"In a way, Bill Gates's current troubles with the Justice Department grew out of an economics seminar that took place thirteen years ago, at Harvard's John F. Kennedy School of Government." So begins an article by John Cassidy in the Jan. 12 issue of The New Yorker, titled "The Force of an Idea." The idea that Cassidy refers to is that of "increasing returns"--which says that goods become cheaper the more of them you produce (and the closely related idea of "network externalities," which says that some products, like fax machines, become more useful the more people use them). Cassidy's article tells the story of how Stanford Professor Brian Arthur came up with the idea of increasing returns, held fast to that idea despite the obstinate opposition of mainstream economists and, after many years as an academic pariah, finally managed to change the way people think about the economy. That story has been told before, most notably in M. Mitchell Waldrop's popular 1992 book Complexity: The Emerging Science at the Edge of Order and Chaos, and a good story it certainly is.
It is also pure fiction. Increasing returns wasn't a new idea, it wasn't obstinately opposed--and if increasing returns play a larger role in mainstream economic theory now than they did 20 years ago, Arthur didn't have much to do with that change. Indeed, the spread of the Arthurian legend is a better story than the legend itself: an object lesson in journalistic gullibility.
So what, you may ask. What could be less interesting than squabbling among professors over who deserves the credit for some theory? Well, I could say that this bogus version of intellectual history has metastasized to the point where it may begin to do real harm--to discredit good economics and to promote dubious policies. But the real truth is that I'm just pissed off.
Let's start with the legend. Here's how it all began, according to Waldrop. On Nov. 5, 1979, Brian Arthur wrote in his notebook a manifesto describing his project to develop a New Economics based on increasing returns. In a park in Vienna, he tried to explain it to a "distinguished international trade theorist" from Norway, who was baffled. So were other establishment economists. Thus began Arthur's years in the wilderness. In 1983, he completed his seminal paper, but not until 1989, after 14 rewrites, was he able to publish it. "Gradually," writes Cassidy, "a number of economists"--such as Georgetown University's Steve Salop--"began to take Arthur's conclusions seriously."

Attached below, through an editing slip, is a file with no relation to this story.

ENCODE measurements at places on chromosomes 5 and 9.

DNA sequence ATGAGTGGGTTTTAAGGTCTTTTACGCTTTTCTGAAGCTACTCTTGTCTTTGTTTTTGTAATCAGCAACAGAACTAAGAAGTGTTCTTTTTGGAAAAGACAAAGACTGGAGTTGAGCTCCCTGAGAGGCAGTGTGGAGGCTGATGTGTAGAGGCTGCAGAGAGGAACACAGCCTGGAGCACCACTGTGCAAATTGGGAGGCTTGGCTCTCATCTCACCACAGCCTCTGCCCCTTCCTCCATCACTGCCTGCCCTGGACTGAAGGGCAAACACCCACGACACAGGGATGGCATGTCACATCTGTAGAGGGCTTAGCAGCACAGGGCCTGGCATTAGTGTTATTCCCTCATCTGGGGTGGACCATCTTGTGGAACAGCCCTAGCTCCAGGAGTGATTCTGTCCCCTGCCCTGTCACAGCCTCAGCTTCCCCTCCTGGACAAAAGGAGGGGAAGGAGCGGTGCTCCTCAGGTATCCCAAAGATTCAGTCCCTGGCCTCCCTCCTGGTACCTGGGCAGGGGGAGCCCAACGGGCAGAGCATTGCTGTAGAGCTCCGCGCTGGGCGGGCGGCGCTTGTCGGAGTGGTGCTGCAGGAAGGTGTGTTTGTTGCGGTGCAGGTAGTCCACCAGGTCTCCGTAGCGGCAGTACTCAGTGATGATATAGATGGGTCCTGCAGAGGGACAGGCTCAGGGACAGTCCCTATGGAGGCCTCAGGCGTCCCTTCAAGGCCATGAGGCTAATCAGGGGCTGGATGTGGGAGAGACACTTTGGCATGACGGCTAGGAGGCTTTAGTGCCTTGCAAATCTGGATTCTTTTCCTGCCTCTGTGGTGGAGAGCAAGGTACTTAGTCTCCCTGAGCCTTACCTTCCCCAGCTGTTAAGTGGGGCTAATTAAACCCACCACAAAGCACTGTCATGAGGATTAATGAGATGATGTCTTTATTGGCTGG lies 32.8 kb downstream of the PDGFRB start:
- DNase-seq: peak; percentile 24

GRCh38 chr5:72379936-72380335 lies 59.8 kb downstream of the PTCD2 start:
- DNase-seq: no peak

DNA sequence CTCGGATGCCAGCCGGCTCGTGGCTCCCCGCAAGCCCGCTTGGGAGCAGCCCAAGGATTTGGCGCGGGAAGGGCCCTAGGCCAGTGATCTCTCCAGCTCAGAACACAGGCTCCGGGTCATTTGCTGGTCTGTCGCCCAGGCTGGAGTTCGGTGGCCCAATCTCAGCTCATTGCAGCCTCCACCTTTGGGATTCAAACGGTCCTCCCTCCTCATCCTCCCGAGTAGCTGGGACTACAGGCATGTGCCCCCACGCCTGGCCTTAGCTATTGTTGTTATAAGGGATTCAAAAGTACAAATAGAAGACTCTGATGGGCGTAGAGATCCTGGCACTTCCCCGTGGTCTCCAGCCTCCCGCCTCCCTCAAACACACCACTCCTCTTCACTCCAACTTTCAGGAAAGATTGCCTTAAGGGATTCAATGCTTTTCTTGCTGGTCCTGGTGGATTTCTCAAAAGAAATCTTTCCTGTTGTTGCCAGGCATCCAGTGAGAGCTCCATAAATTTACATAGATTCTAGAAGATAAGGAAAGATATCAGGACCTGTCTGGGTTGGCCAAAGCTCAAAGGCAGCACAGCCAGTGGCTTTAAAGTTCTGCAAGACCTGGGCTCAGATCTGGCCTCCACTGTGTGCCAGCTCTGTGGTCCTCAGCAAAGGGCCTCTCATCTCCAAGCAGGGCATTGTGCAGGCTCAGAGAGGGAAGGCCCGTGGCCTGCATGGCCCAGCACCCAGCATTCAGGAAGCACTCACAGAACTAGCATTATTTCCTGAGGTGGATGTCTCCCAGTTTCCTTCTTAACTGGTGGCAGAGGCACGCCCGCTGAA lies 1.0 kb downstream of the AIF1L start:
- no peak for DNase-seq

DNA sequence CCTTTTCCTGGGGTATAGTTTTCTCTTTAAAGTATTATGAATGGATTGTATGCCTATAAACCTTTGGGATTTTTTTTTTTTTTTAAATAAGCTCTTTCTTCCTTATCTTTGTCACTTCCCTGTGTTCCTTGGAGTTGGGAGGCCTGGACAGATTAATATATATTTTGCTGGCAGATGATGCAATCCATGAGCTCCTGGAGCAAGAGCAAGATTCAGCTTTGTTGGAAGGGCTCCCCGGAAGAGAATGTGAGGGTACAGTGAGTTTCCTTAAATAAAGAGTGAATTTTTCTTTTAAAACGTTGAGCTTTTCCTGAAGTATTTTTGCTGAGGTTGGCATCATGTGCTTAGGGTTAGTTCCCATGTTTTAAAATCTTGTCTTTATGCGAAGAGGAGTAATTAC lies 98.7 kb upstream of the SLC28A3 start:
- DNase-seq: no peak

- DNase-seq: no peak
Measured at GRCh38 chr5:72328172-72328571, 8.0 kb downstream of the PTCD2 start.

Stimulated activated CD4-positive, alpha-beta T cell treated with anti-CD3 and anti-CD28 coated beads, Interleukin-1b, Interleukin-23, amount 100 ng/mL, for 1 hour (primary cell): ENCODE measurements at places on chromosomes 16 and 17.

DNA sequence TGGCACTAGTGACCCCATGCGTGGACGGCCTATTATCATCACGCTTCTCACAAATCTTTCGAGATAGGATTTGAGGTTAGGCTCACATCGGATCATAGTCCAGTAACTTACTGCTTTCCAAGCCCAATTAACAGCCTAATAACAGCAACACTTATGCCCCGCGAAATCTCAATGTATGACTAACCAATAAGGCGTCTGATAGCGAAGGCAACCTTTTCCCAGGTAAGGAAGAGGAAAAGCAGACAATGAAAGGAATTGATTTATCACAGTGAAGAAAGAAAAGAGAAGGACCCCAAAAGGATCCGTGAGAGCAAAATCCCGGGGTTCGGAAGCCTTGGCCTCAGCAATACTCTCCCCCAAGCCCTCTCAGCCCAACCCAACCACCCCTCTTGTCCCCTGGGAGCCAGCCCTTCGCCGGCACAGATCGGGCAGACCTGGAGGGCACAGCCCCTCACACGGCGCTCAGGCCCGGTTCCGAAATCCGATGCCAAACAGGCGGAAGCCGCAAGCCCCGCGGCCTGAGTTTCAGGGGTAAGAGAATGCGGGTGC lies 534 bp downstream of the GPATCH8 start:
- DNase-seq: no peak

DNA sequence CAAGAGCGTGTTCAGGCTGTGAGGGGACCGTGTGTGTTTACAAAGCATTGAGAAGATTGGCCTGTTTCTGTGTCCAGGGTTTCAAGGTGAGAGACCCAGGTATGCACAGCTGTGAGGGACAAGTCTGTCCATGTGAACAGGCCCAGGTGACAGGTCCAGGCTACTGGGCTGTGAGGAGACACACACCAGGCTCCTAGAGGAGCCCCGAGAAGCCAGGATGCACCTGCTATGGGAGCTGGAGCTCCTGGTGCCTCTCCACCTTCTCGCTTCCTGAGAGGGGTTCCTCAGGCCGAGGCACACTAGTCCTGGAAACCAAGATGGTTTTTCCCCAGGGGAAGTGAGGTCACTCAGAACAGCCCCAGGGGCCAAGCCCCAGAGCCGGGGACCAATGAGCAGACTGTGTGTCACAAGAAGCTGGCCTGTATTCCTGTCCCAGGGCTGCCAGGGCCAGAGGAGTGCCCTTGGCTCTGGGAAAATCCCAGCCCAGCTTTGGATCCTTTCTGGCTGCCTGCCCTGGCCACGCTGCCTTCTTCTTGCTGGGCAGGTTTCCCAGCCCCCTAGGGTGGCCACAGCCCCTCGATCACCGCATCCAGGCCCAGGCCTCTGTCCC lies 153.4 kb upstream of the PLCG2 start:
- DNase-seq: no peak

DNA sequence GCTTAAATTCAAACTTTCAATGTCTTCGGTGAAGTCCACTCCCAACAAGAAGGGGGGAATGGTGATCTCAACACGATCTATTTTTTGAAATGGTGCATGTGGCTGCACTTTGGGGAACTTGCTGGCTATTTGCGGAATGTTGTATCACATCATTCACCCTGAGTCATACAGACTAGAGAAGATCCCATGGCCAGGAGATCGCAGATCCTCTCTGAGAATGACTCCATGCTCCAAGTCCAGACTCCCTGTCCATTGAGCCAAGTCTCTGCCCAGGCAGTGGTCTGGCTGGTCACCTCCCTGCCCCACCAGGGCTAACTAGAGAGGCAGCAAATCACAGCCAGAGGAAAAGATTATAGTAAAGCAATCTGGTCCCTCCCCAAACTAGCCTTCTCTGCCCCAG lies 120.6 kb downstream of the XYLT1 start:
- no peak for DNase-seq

Great story. Now let's do a reality check, starting with that walk in the park. It is, indeed, truly astonishing that the Norwegian, Victor Norman, did not understand what Arthur was driving at. After all, there is a long tradition of increasing returns in international trade theory. If nothing else, Norman should have been familiar with his own co-authored book, Theory of International Trade, which was in galleys at the time. It contained a whole chapter devoted to increasing returns, based largely on a paper Norman himself had written three years before. Is it possible that Arthur misinterpreted Norman's bafflement--that what Norman really couldn't understand was why Arthur thought he was saying anything new?
W hen I first saw Arthur's work, probably sometime in the mid-to-late 1980s, I thought it didn't tell me anything. His mathematical models were basically similar to those developed in the 1970s by the game theorist Thomas Schelling. Moreover, Arthur seemed unaware of the conceptual difficulties that had led economists not to ignore but to. His paper simply ignored them. During the course of the 1980s those conceptual difficulties were partly resolved, leading to a burst of theorizing about increasing returns. But Arthur's work played no role in that resolution.